- The Washington Times
Thursday, March 3, 2022

A convention at which the 6.3 million-member United Methodist Church was expected to finalize the terms under which so-called “traditionalist” congregations could amicably leave has been delayed again, this time to 2024, denominational officials said late Thursday.

Separately, the Global Methodist Church said Thursday it would formally begin operations May 1, with the hope that some Methodist dioceses, known as conferences, would permit amicable separations of those congregations which do not support the main body’s progressive takes on same-sex marriages and gay clergy.

Instead of an Aug. 29-Sept. 6 meeting in Minneapolis this year — which the Methodists had announced in February would be put off by only 12 months — United Methodist Church leaders said they would wait until 2024 to meet. 

The location for the 2024 event, formally known as a General Conference session, has not yet been disclosed.

Kim Simpson, a lay delegate from Arlington, Texas, who chairs the committee overseeing the meeting, said “the massive backlog of visa applications” for overseas delegates wishing to participate in the meeting, along with health concerns over COVID-19, caused the panel to shift the gathering once more.

“We engaged in a fair, thorough, integrity-filled discussion of the alternatives,” Ms. Simpson said in a statement released by the church’s Nashville headquarters. “The visa issue is a reality that is simply outside our control as we seek to achieve a reasonable threshold of delegate presence and participation. Ultimately our decision reflects the hope that 2024 will afford greater opportunity for global travel and a higher degree of protection for the health and safety of delegates and attendees.”

The postponement drew sharp criticism from Mark Tooley, a Methodist who heads the Institute on Religion and Democracy, a District-based think tank that has a “United Methodist Action” program to advocate for “Scripture-based reform” in the denomination.

“This decision was extremely unwise and potentially destructive,” Mr. Tooley told The Washington Times in an interview. “It is essentially an extraordinary filibuster of the entire General Conference even as United Methodists across the spectrum agree a negotiated denominational split is needed.”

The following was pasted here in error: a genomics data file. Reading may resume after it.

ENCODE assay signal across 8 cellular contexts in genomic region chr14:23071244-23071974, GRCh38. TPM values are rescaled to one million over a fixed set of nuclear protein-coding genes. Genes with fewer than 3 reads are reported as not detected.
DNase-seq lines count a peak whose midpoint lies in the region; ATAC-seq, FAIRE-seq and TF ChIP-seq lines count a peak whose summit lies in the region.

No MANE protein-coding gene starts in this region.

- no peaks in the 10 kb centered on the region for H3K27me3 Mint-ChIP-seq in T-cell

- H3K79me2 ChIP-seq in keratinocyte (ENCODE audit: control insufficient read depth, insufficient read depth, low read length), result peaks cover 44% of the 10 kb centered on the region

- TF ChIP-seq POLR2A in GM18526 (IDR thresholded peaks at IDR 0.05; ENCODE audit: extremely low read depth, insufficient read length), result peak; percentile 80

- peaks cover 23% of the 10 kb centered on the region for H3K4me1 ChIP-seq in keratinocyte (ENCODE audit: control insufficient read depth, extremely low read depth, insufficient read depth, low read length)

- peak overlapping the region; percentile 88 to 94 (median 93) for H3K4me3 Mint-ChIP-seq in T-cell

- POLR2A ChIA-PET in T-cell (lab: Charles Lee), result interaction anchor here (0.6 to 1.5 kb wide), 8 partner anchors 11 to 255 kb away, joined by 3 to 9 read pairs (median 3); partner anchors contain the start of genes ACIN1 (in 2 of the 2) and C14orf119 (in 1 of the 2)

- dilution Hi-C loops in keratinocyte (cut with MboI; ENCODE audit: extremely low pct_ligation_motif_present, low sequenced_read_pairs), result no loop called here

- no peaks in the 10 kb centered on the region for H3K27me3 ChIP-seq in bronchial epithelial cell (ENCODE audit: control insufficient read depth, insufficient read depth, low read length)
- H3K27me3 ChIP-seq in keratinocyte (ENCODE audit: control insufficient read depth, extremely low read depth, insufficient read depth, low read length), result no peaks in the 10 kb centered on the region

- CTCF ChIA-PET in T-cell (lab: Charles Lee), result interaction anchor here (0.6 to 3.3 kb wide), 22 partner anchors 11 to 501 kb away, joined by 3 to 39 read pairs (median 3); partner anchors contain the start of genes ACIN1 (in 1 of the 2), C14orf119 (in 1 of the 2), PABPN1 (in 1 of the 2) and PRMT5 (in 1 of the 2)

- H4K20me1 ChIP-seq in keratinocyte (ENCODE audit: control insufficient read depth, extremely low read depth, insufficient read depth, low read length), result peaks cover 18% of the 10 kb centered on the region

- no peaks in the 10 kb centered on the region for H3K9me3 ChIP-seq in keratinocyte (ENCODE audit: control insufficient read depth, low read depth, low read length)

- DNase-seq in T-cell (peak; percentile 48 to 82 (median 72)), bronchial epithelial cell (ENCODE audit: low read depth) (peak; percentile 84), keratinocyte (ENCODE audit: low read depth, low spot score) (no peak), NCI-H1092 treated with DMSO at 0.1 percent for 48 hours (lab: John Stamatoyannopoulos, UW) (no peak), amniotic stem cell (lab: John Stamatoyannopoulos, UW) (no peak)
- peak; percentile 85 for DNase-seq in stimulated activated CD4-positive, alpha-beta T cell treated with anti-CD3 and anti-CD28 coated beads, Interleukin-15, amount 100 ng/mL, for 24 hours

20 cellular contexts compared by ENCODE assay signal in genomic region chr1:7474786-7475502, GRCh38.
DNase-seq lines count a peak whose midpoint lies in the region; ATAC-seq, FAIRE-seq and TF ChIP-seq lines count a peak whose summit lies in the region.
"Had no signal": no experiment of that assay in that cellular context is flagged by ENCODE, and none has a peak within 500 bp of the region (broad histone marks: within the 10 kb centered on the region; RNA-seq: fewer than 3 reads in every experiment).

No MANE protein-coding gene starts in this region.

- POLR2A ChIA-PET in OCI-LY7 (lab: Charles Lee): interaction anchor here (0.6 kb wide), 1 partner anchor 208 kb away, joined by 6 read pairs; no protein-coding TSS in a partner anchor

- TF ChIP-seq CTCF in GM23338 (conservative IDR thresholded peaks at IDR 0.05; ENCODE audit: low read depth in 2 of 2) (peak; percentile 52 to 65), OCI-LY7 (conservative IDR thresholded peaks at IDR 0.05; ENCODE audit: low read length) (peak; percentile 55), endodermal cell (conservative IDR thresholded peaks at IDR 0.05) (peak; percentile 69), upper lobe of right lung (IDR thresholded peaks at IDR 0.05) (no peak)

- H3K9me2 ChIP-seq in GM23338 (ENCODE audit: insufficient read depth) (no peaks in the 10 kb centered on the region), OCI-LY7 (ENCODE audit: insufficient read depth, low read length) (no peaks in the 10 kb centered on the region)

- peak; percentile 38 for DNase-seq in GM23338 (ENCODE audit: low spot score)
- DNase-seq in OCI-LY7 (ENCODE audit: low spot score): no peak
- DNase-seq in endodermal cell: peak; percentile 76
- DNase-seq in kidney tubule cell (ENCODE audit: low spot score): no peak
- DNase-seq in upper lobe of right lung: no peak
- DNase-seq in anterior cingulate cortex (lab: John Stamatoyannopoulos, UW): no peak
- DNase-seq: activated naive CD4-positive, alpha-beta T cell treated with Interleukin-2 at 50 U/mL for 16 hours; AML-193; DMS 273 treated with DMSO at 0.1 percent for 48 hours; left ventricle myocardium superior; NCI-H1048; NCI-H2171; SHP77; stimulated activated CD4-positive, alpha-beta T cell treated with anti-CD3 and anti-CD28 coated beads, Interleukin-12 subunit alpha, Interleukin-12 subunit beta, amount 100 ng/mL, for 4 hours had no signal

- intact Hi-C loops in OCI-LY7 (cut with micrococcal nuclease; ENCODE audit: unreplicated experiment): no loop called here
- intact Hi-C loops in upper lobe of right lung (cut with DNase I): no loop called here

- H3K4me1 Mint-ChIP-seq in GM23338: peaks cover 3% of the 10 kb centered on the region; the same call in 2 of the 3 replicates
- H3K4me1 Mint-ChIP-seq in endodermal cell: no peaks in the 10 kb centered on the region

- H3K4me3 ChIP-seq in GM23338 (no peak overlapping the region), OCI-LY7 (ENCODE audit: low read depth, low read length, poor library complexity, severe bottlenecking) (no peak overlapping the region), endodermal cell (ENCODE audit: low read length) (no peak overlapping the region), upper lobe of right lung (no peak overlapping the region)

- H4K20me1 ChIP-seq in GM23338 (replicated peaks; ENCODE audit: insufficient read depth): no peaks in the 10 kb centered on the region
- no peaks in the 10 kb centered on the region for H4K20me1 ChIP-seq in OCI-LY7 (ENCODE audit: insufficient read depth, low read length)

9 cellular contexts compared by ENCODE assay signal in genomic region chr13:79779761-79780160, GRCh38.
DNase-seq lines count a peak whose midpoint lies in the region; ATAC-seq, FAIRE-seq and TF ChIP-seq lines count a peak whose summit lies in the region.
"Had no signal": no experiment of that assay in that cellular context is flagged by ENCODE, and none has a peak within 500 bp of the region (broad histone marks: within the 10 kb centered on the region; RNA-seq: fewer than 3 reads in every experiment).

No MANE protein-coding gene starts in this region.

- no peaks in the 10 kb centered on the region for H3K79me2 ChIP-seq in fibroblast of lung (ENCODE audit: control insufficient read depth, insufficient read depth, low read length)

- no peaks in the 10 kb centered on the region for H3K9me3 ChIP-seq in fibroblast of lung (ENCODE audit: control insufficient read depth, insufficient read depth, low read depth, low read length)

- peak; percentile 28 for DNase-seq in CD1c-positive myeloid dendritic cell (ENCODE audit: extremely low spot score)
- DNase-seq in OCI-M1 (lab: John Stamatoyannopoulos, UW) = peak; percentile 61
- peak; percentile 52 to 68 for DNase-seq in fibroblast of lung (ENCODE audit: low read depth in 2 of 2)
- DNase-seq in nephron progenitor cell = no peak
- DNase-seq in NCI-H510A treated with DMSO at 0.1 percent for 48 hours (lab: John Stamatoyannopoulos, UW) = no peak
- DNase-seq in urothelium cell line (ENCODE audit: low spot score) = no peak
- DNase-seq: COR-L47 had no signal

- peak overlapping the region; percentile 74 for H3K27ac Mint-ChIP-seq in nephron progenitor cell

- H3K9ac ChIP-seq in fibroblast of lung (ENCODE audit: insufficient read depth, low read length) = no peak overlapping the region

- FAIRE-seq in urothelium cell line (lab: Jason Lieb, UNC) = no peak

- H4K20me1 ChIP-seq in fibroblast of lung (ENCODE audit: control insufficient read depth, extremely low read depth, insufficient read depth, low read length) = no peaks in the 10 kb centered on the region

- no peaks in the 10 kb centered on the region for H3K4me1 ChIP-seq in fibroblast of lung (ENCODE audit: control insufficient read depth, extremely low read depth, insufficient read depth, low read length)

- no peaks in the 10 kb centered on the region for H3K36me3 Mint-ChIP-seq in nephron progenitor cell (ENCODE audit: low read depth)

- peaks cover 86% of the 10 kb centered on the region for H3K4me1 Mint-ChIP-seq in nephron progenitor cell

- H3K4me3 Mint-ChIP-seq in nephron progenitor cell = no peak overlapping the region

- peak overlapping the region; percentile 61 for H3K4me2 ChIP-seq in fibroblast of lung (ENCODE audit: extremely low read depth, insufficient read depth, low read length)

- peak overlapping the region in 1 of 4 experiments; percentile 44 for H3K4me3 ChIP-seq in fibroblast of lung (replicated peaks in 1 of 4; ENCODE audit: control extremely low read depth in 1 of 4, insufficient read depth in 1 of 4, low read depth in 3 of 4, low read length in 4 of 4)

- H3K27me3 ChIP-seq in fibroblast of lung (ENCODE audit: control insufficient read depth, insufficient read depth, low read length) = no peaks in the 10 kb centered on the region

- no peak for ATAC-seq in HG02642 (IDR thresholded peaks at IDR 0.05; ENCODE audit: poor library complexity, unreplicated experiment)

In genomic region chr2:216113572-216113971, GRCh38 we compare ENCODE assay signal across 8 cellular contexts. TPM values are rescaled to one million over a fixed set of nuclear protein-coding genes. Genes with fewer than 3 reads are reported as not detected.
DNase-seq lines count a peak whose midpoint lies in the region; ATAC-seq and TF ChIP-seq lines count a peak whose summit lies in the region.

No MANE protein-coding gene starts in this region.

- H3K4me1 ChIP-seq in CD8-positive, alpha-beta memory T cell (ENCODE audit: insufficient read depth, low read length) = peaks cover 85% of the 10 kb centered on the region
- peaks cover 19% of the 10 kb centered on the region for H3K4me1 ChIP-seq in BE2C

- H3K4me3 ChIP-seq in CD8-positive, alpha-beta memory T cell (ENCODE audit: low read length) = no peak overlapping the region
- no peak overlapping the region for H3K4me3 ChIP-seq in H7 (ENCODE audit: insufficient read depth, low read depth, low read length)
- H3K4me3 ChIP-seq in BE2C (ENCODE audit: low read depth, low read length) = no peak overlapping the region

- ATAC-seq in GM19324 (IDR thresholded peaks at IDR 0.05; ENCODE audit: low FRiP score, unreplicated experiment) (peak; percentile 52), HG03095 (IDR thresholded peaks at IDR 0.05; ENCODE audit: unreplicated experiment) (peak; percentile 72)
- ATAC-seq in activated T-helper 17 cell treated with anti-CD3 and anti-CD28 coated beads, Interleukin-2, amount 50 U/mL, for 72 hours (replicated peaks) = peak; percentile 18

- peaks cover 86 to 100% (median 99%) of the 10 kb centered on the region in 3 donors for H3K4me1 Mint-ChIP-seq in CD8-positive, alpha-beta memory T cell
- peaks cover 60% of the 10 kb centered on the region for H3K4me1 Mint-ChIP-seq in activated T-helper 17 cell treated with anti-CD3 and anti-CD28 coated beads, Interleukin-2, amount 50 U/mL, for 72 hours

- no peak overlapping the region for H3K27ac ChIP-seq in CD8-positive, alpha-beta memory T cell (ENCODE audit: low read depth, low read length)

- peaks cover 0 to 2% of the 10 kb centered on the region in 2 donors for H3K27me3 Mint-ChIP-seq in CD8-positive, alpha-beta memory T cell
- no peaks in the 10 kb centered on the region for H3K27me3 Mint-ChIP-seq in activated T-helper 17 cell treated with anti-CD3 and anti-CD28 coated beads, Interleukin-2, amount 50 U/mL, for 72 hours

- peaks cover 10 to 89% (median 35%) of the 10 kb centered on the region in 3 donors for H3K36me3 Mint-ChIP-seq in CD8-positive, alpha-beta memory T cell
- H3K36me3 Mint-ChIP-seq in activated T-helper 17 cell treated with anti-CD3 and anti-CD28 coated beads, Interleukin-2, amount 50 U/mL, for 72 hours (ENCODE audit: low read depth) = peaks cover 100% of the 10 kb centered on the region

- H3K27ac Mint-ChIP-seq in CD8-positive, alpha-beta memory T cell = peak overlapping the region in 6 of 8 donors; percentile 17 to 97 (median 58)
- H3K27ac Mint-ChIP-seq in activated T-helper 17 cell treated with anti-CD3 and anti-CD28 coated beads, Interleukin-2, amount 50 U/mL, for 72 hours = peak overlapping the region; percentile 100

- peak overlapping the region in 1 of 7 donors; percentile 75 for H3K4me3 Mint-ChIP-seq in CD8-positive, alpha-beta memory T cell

Mr. Tooley said there was an alternative to get United Methodists together before 2024.

“Our Council of Bishops can avoid this tragedy by calling a special General Conference to help our church move forward, which a majority of them may do at any time,” he said.

The United Methodist Church’s 2016 rules, called “The Book of Discipline,” require the church to “assure full participation of all General Conference delegates.” 

The church said “the physical attendance of as many delegates as possible” at this particular session “is critically necessary.”

At stake are the parameters of a document known as the “Protocol of Reconciliation and Grace through Separation,” which would allow theologically conservative congregations could separate from the parent body.

“Many United Methodists have grown impatient with a denomination clearly struggling to function effectively at the general church level,” said the Rev. Keith Boyette, president of the Global Methodist’s transitional leadership council. 

“Theologically conservative local churches and annual conferences want to be free of divisive and destructive debates and to have the freedom to move forward together. We are confident many existing congregations will join the new Global Methodist Church in waves over the next few years, and new church plants will sprout up as faithful members exit the UM Church and coalesce into new congregations,” he added.

A spokeswoman for the United Methodist Church did not immediately respond to questions submitted by The Times via email.

• Mark A. Kellner can be reached at mkellner@washingtontimes.com.

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